The story is exciting and quick (a bit too quick in my opinion) and strives to describe the feeling of becoming one with nature. London treads on survival of the fittest, exposing Buck to numerous dangerous situations where only the strong survive and the weak die. He describes the way dogs challenge each other as they ultimately fight to the death and the rest of the pack circles them and watches. When one dog goes down, the circle pounces and finishes him off.

“So that was the way. No fair play. Once down, that was the end of you.” —Source

The story will appeal to all those with an adventurous soul, those unafraid of the unknown, for that is where Buck wanders. The Call of the Wild follows Bucks hardships, showing his growth from adapting to belonging in the wilderness.

Review of the Writing:

Jack London’s writing hits the nail on the spot when describing feeling. Every word he writes exudes adventure, wild and freedom. You can feel the crisp air that Buck breathes and hear the call siren that sounds in Buck’s heart.

“He was mastered by the sheer surging of life, the tidal wave of being, the perfect joy of each separate muscle, joint, and sinew in that it was everything that was not death, that it was aglow and rampant, expressing itself in movement, flying exultantly under the stars.” —Source

London captures the exuberance of being within this novel and highlights the idea of primitivism through Buck’s tale. He uses concise language to describe fleeting thoughts and feelings that add to the simplistic way that Buck’s mind works, adding to the basic idea of survival of the fittest. London’s idea of telling his tale through a dog’s point of view was a brilliant one and one that he kept intact throughout the whole novel. Inside Buck’s head we are able to see instinct take over and a mindset that can only take place within the wild.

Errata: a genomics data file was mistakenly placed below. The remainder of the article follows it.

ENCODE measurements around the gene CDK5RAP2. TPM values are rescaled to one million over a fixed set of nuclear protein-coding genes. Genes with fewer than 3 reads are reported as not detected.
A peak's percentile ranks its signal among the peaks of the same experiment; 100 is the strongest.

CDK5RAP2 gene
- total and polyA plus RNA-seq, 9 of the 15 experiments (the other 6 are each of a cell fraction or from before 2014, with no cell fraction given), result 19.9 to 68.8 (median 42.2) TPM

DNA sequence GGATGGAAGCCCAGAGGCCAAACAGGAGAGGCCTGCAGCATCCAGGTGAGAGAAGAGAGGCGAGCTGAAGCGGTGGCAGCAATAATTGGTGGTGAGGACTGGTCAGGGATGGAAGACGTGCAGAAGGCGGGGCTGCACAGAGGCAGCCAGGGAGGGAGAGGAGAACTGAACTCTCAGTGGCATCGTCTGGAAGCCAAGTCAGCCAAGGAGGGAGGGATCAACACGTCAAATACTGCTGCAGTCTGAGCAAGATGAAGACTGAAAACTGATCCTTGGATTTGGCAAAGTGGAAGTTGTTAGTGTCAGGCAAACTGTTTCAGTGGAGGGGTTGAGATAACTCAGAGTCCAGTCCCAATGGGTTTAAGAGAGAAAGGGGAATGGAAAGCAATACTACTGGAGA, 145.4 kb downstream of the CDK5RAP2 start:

I think the most important aspect of London’s writing is that it transcends time. There were no parts that I was left baffled or confused by language as London’s writing is clear and to the point. Many generations will be able to pick up this novel and start without any bumps, the sign of well written novel.


“Deep in the forest a call was sounding, and as often as he heard this call, mysteriously thrilling and luring, he felt compelled to turn his back upon the fire and the beaten earth around it, and to plunge into the forest, and on and on, he knew not where or why; nor did he wonder where or why, the call sounding imperiously, deep in the forest.” —Source

There’s a reason that this novel holds up over a hundred years and that reason is Jack London’s writing. He captures the essence of what it means to truly be alive within Buck and the Canadian wilderness. When Buck hears that call, you will hear it too. It will compel every cell to answer and to break free and run wild. Read this book and listen for the call. I also recommend giving the audio version a try, it’s all anticipation and excitement making for a great experience. There were times when I was gasping with nerves or fear during Buck’s adventures, all the while browsing the internet. I feel it necessary to add that this was my first audio book experience and if you are hesitant about audio books, I urge you to start with this one as there is no dialogue only feeling and narration which makes everything easy to follow.

Overall Score:



P.S.– My next audio book is White Fang by Jack London